Like I said, find a place to make your stand and take it easy...we're in for a rough ride, and this is where I belong.

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rmb2830
Posts: 447
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Joined: 11 years ago

"have seen much worse..." not recently, I would think. Perhaps in the aftermath of the fountain valley incident...but I can't recall or think of any time since, when the economic situation on stx was as difficult as it may become in the next months/year. Not even so much the immediate impact of thet jobs lost, but the cumulative and trickle-down effect...we're hoping it won't be as bad as we are thinking; we'd be happy to be proven wrong.

I certainly wouldn't discount the consequences of and recovery from Hugo and Marilyn.

OT, I think the situation is very different. (Not to take away from anyone (myself included) who lost their home, or job as a result of the storm.) Just think about it, within a couple months after Hugo and to a somewhat lesser degree after Marilyn on stx there was lots of relief and insurance money being spent on the island, plus federal money that was coming in. My experience is stx, but there was a ton of rental income being made by anyone who had a liveable rental.....tarps and no power and all. Adjusters, and FEMA, electric crews from the states, etc. Lots of folks had insurance and the companies who paid...mainly continental on stx...were generous with their settlements. SBA and such as well. Businesses certainly took a hit at first, to varying degrees, but then all the recovery folks were living on per diem and spending that money, which circulated through the island. Homeowners were rebuilding and some of the companies in the business of construction, building materials etc had the best years in the year or two after Hugo that they ever have. Sure lots of people left island, but folks came as well. It was a very hard time for anyone who lost everything, whether home, or job, or all, but the island as a whole was in a different place than what we forsee this time.--there is no extra or new money coming from anywhere unless some new project comes along. Where are new jobs going to come from? How many new businesses are going to open? What about the businesses that have been struggling for the past couple years? What happens as the government tax revenues continue to decrease? What if Home Depot and Kmart close? Where are the June 2012 high school and college grads going to look for jobs? We've already lost (next year) the American Eagle flights unrelated to Hovensa, what's next? I think it's going to be a hard life for alot of folks for who knows how long...and I don't think there are any easy fixes.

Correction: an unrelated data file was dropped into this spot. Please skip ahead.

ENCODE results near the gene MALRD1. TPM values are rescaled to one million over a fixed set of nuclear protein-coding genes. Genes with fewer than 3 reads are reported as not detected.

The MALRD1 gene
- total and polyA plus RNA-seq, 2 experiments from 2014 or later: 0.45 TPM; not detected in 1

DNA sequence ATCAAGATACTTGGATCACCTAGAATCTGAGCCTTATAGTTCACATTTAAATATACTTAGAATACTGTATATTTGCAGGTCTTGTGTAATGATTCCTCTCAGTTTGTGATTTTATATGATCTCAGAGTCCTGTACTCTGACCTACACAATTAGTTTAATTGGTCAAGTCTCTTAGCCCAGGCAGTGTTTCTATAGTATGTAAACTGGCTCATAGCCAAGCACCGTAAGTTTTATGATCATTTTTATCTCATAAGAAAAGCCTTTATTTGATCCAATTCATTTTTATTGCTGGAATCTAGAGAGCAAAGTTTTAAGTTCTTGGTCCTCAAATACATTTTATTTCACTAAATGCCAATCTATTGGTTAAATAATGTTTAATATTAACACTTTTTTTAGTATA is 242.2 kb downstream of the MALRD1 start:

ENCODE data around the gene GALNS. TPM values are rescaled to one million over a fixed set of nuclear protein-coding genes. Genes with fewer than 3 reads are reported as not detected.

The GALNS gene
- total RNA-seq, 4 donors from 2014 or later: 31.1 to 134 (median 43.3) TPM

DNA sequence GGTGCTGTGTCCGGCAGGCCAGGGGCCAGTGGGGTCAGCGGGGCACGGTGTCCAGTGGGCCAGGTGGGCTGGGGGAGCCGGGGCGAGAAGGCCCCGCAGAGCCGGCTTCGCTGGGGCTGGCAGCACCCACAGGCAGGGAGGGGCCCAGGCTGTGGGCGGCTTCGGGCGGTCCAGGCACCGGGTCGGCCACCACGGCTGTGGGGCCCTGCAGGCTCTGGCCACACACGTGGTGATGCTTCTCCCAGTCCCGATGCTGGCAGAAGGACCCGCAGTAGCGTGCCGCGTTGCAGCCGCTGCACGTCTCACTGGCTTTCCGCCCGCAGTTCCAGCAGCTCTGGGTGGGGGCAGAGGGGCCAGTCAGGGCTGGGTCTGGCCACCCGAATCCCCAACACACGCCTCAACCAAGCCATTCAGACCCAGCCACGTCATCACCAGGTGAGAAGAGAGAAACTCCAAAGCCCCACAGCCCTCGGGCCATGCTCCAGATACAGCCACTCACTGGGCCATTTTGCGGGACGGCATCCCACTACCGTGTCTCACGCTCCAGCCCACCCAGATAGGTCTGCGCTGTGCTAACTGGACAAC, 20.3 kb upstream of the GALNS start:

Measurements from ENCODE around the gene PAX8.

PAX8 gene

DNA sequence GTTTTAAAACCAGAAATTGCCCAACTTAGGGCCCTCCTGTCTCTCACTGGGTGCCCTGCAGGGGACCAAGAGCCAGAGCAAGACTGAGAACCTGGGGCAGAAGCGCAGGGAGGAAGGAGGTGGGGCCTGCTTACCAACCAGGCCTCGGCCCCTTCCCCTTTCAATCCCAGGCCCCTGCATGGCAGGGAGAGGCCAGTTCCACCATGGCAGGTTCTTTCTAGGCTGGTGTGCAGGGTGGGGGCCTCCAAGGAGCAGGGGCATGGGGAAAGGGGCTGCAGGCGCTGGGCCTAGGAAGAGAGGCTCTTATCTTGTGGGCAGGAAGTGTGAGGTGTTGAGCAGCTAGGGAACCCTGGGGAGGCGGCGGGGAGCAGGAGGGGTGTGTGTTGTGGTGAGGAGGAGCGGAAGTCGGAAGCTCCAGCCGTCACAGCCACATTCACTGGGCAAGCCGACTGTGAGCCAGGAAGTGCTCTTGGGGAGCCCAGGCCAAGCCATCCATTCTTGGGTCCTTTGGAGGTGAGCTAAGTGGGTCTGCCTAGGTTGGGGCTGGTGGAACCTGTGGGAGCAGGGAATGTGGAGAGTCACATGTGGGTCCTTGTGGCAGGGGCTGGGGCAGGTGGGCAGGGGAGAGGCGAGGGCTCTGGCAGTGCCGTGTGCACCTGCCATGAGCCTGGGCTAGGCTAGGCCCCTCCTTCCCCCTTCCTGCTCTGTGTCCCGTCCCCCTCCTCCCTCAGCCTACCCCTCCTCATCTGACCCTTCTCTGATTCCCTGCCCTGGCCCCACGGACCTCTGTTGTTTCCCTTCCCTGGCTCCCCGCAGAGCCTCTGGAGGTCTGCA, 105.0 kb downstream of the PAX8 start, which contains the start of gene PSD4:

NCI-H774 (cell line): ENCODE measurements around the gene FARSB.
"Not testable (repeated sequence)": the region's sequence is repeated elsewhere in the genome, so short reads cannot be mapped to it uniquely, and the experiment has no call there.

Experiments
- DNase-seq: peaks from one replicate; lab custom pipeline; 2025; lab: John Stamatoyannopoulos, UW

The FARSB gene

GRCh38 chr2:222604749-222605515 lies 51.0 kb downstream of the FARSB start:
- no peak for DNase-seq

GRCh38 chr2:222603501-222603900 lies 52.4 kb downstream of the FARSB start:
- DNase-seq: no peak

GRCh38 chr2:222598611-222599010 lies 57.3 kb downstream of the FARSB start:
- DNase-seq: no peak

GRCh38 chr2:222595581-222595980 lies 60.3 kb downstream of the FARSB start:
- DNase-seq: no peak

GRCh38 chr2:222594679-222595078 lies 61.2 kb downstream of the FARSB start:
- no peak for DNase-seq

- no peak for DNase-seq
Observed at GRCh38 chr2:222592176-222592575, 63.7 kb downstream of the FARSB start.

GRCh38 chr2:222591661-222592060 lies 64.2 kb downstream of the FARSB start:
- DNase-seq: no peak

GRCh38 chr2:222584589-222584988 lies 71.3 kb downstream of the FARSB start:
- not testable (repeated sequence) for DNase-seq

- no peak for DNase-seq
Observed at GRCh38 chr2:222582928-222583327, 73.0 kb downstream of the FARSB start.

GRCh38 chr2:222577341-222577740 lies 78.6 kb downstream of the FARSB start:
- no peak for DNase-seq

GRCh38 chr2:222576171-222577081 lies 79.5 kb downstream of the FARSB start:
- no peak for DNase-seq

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OldTart
Posts: 6523
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Joined: 8 years ago

I don't disagree with you at all and I don't think there's any easy fix either. I guess my point is that the challenges have always come in some form or another at different times but, as is the cyclical nature of the universe, things do eventually balance out for a while - until the next hurdle pops up.

But, as another poster said, the doom and gloom naysayers' prattlings don't help anything. I don't walk around with rose colored spectacles but having lived for quite some time now I do know that the bad times do inevitably give way to good times and there's little benefit in pissing and moaning during the lows. All you get from that is wrinkles and ulcers!

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JahRustyFerrari